Considering a “Covidivorce?” Covidivorce Mediation Can Help

Spending time together locked in the house making you consider a CoviDivorce? Although many couples who already have made the decision to divorce are still moving forward with the process, others are putting their divorces on hold as uncertain economic futures make it difficult to reach financial agreements during this Coronavirus (COVID-19) pandemic. However, being […]

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Considering a “Covidivorce?” Covidivorce Mediation Can Help

Covidivorce MediationSpending time together locked in the house making you consider a CoviDivorce?

Although many couples who already have made the decision to divorce are still moving forward with the process, others are putting their divorces on hold as uncertain economic futures make it difficult to reach financial agreements during this Coronavirus (COVID-19) pandemic.

However, being self-isolated in close quarters with the spouse you were ready to divorce adds a whole new level of stress to the already devastating decision to end your marriage.  Does it still make sense to live together?  Is it best to wait and see what happens before trying to separate out finances?  Will you both still have jobs and income?  How will you divide time with the kids if you want to keep them quarantined in one place?

In China, reportedly divorce filings surged as arguments intensified between quarantined couples.  I imagine we will see similar statistics here once the crisis eases.   Regardless, if and when couples decide to move forward with divorces during or after this pandemic, the same issues will still need to be addressed and, in my opinion, the traditional litigation path with lawyers, likely won’t provide any guidance or help.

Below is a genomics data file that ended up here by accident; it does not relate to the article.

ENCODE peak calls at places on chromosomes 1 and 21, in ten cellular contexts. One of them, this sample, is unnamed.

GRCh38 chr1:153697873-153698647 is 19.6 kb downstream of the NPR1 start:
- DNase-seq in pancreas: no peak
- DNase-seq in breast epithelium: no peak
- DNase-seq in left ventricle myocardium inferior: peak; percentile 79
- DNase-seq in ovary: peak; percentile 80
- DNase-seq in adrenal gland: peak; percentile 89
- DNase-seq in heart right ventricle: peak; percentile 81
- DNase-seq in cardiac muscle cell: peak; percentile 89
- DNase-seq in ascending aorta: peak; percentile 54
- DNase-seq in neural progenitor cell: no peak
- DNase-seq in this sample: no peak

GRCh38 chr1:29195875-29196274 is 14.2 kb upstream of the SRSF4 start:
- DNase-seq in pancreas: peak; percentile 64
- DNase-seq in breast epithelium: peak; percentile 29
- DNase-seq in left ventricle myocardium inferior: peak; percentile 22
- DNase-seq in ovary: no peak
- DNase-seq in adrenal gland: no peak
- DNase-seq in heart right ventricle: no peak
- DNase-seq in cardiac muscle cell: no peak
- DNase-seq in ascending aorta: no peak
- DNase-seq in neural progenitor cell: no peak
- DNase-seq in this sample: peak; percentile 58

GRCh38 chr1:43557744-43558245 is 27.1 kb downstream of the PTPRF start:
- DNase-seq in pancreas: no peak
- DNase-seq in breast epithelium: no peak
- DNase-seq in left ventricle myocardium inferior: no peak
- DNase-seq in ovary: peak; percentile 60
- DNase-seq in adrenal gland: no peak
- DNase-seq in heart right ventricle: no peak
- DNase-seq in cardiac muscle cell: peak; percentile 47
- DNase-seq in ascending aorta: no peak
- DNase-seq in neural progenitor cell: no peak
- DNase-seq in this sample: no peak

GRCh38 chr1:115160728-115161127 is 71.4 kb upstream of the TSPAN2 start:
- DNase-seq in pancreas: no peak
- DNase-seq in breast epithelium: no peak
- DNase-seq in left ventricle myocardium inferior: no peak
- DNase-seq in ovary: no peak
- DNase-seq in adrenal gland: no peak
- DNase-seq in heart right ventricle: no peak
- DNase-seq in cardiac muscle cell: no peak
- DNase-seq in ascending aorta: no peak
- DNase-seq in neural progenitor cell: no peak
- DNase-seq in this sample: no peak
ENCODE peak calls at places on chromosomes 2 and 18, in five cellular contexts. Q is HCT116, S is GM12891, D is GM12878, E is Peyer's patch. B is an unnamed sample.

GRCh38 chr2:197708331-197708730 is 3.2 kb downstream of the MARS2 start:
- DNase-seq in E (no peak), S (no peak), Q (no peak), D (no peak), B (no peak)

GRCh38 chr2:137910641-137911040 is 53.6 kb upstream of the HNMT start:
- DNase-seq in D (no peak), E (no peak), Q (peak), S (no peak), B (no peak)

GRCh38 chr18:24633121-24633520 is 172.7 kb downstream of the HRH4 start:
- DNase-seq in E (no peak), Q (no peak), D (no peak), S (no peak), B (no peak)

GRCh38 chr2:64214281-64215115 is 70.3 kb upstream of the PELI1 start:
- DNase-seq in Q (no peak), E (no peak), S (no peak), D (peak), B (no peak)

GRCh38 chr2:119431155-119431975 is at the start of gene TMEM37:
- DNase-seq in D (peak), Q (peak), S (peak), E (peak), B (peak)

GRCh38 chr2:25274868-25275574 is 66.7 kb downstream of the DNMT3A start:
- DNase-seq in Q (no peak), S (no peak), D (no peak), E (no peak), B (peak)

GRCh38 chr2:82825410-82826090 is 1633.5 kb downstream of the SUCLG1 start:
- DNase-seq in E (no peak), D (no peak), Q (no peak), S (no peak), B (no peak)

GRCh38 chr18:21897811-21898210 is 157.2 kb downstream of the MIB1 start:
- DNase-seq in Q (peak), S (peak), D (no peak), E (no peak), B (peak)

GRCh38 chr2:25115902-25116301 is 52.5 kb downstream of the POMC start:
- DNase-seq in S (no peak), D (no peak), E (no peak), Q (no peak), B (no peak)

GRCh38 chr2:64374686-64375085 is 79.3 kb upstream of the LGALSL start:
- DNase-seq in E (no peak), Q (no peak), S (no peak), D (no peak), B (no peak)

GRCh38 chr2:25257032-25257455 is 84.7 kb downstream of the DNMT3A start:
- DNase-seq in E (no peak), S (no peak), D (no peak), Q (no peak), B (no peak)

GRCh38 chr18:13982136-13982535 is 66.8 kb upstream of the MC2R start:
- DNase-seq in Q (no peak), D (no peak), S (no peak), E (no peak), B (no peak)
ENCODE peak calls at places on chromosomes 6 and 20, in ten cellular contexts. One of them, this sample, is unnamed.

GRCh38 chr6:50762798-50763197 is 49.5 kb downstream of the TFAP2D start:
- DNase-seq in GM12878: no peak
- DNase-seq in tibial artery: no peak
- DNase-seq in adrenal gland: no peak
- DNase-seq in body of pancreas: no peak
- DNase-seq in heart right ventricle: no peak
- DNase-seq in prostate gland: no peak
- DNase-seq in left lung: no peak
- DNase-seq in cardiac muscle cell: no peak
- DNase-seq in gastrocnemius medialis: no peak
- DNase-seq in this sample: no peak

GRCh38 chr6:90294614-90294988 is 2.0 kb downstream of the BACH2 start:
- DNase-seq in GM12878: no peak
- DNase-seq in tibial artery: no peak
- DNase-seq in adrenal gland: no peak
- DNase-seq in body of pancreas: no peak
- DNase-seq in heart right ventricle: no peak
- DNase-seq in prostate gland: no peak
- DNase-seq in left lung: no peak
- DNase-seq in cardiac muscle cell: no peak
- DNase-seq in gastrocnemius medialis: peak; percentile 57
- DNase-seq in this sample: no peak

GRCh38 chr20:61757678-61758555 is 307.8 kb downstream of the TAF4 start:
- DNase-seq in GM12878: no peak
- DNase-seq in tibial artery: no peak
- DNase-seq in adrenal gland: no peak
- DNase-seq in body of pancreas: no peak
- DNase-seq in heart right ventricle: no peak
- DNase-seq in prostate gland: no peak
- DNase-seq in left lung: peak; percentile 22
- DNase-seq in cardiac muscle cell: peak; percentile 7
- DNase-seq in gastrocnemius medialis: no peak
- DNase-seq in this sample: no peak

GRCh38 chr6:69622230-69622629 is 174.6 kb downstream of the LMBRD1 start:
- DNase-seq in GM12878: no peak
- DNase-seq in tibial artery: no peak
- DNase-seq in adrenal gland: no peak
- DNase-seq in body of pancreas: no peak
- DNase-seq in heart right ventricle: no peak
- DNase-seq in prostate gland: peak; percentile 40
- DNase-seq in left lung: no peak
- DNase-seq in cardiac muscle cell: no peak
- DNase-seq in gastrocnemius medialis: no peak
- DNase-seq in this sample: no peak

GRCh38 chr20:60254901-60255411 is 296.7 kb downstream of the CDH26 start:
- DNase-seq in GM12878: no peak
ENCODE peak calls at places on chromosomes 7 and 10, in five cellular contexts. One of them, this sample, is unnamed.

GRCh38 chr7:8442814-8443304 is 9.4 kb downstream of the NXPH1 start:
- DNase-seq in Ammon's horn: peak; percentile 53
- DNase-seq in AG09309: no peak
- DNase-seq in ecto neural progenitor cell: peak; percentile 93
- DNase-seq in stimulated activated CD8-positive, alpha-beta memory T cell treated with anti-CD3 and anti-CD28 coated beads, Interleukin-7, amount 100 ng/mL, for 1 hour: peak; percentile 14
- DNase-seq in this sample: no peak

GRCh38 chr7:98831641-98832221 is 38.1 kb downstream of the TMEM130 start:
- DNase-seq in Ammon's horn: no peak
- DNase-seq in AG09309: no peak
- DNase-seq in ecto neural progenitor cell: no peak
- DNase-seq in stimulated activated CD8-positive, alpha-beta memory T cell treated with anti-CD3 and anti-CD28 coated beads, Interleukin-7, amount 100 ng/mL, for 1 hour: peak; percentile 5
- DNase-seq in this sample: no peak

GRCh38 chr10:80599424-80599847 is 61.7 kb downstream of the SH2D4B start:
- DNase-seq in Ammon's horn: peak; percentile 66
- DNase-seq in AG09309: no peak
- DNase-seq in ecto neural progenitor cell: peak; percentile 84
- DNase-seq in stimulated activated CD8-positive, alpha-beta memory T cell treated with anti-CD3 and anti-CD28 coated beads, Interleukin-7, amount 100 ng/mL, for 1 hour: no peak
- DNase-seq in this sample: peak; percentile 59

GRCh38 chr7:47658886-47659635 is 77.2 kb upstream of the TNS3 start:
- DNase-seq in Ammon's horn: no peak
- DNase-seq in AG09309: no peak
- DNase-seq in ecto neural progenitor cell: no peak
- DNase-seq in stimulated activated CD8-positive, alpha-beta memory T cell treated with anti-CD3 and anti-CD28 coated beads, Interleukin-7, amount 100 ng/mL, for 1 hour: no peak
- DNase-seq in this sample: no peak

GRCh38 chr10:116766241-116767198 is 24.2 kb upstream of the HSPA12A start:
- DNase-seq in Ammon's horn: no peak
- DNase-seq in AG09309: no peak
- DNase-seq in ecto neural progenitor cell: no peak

Fortunately, divorce mediation, errr….Covidivorce Mediation….will allow couples to be flexible during these fluid times.  We can prepare property agreements and parenting plans that have flexible provisions that will allow modification of terms as finances and living situations change.  We can leave incomes tied jointly until one or both are re-employed or finances otherwise improve.  We can set up temporary parenting time schedules that account for self-isolation procedures but also have more long-term schedules that will trigger once restrictions have lifted.  We can be as creative as needed to meet everyone’s goals and needs during this pandemic.  Also, we are still one of the most cost-effective, professional divorce services available, which is even more important given the financial strain not only inherent in divorce, but additionally so with this Coronavirus crisis.

So, although it’s a relatively new term in our new world vocabulary, “Covidivorce” seems pretty apt for these strange times.  Let me and Nicole know how we can help.

 

 

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